The For applications of clinically relevant biosensors

The latest development in Blood Glucose Monitoring and Detection.
Diabetes mellitus is an incurable disease resulting from an insufficiency of insulin in the body, causing elevated blood-glucose levels, known as hyperglycaemia, or reduced glucose concentrations, known as hypoglycaemia. A plethora of biosensors have been developed to provide diagnostic information regarding patient’s health status. Many different types of sensors have been investigated, and a 2010 review by Toghill and Compton provides a great insight into enzymatic and non-enzymatic electrochemical glucose sensing approaches studied over the past decade. Spectroscopic methods for non-invasive glucose detection have also been growing in popularity, with Raman and infrared spectroscopy being the focus of particular attention . For applications of clinically relevant biosensors the reader is directed to excellent reviews by Corrie et al. and Yoo et al.
However, the real challenge that remains is the creation of biosensors for daily use by patients in personalised monitoring . Several reviews focusing on sensor integration into wearable platforms have been published recently ,therefore, this review focuses solely on recent advances pertaining to biological fluids other than blood, such as interstitial fluid, sweat, breath, saliva and ocular fluid, and focusing particularly on non-invasive approaches which may enable continuous glucose monitoring for diabetics.
Electrochemical sensors were chosen for blood-glucose measurements due to their high sensitivity, on the order of µM to mM, good reproducibility and ease of fabrication at relatively low cost. GOx was employed as the enzymatic basis for the sensor, owed to its high selectivity for glucose. Less common enzymes, such as hexokinase and glucose-1-dehydrogenase were also used for glucose measurements, but GOx can tolerate extreme changes in pH, temperature and ionic strength in comparison with other enzymes. Withstanding these conditions can be important during any manufacturing processes,making it a prime candidate for glucose monitoring devices. In the design of first generation sensors, oxygen was employed as the electron-acceptor, which can result in errors from variations in oxygen tension and limitations, known as the oxygen deficit.
Intraoral dental accessories have also been of interest for non-invasive and continuous monitoring to provide information regarding a patient’s health status. A tooth has the potential to act as a continuous monitoring device as it is in constant contact with the patient’s saliva. Mannoor et al. have developed a bacterial detection approach whereby a graphene-based nanosensor was printed on to water-soluble silk and transferred on to tooth enamel. This sensing tooth incorporates a resonant coil to prevent the need for a power source and external connections. The device operates by the self-assembly of antimicrobial peptides on to the single sheet of graphene, where the bio-selective analysis of bacteria can be performed at a single cellular level. Preliminary results showed great specificity, response time and single-molecule detection abilities for this sensor, however this sensing application must still be tested on-body for real-time analysis. This approach could potentially be adapted for detection of other analytes such as glucose, by means of a chemical glucose sensor immobilised on to a water-soluble silk layer attached to the tooth enamel.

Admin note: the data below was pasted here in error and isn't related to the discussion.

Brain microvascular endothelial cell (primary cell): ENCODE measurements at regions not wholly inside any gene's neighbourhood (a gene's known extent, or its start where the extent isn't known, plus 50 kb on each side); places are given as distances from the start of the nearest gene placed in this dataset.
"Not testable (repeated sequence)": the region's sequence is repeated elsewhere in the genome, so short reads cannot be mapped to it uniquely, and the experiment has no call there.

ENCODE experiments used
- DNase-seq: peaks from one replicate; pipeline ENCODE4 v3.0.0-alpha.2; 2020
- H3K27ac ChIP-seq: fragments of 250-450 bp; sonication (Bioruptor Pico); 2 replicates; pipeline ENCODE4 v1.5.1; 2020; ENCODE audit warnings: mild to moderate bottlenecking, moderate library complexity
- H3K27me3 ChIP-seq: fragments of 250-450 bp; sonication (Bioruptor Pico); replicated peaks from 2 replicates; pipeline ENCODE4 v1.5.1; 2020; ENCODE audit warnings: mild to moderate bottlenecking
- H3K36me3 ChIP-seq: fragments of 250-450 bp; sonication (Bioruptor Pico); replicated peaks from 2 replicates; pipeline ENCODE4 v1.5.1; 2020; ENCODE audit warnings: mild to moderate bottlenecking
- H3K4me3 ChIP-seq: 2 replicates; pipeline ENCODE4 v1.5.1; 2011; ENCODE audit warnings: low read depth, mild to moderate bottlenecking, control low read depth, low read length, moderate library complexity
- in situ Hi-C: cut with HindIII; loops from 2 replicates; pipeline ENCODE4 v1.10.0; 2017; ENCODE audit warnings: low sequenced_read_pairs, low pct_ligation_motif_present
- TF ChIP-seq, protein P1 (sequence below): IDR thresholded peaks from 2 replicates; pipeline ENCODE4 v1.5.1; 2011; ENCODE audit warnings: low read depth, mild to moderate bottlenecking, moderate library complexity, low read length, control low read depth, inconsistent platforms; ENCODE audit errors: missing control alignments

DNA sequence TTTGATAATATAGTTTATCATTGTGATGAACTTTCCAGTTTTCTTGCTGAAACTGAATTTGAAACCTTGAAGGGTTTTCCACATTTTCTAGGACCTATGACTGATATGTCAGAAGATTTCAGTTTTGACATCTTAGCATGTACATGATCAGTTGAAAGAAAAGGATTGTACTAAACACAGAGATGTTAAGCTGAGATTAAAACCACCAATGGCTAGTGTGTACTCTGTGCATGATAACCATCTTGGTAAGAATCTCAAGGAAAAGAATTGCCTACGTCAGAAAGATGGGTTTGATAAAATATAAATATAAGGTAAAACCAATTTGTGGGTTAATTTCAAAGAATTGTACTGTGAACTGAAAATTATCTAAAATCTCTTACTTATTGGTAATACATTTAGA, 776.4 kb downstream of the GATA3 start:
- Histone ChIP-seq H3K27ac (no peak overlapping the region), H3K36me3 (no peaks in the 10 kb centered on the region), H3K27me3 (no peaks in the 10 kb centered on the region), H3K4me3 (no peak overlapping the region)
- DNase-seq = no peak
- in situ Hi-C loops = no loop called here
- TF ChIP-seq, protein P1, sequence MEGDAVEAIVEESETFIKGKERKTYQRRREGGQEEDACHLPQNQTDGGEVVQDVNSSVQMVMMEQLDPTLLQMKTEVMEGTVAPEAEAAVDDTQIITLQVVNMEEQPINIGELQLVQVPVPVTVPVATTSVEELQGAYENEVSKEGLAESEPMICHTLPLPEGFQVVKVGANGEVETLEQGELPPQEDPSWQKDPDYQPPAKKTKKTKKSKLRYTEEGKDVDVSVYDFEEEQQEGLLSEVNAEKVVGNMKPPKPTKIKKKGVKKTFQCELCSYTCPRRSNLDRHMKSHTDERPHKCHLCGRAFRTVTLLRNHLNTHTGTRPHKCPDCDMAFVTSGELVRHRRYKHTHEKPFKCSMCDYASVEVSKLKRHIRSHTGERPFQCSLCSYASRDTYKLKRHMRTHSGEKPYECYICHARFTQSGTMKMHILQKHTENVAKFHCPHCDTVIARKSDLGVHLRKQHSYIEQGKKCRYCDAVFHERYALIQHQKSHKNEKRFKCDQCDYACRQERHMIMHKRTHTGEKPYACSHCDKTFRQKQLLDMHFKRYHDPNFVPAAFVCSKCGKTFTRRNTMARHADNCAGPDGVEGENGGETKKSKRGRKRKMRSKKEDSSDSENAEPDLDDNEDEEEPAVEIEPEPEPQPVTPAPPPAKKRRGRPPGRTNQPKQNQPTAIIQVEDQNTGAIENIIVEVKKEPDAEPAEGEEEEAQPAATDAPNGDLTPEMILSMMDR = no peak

Gao et al. recently reported a non-invasive and continuous wearable glucose-sweat sensing device . Sensors integrated in to this Bluetooth-enabled wristband detect skin temperature, sodium, potassium, lactate and glucose concentrations in sweat. An advantage of this approach is the use of multiple sensors which overcomes limitations of single, stand-alone sensors . Due to the complex nature of sweat, multiple sensors are required to provide a more comprehensive profile of sweat composition and enable data cross-comparisons. For example, it is known that the potassium concentration in sweat is quite stable during basal and exercising states. As a result, potassium levels can be used as a reference for comparing the fluctuating concentrations of other analytes, such as glucose and enable real fluctuations to be distinguished from artefacts . This device was designed to exhibit similar form factors of existing devices, such as the fitness wristbands by Fitbit Inc. thereby encouraging user uptake to create a pathway to commercialisation. The sensors were tested individually in situ and collectively in the device. The sensors were placed close to the skin, to allow for immediate analysis of sweat as it emerged. Sweat was absorbed into a water-absorbent thin rayon pad for stable and reliable glucose readings, placed between the electrode sensors and skin. This flexible wearable Sensors sensing system is a promising platform for tracking multiple physiological analytes during exercise.
The continuous and non-invasive glucose detection in saliva, using everyday dental platforms, including mouth guards and dentures, as well as novel devices, such as dental tattoos . Several research groups, including that of Kim et al. have investigated the potential use of a mouth guard as a minimally invasive continuous monitoring platform for metabolite sensing in saliva. This sensing platform encompasses a printable enzymatic electrode, based on lactate oxidase, for the detection of salivary lactatewith high sensitivity, selectivity and stability in human saliva samples. This amperometric electrochemical sensing approach uses a poly-orthophenylenediamine (PPD) or lactate oxidase reagent layer with a printable Prussian-blue transducer, where the Prussian-blue reagent acts as the ‘artificial peroxidase’ to offer a highly selective detection approach for hydrogen peroxide in the catalytic reaction.

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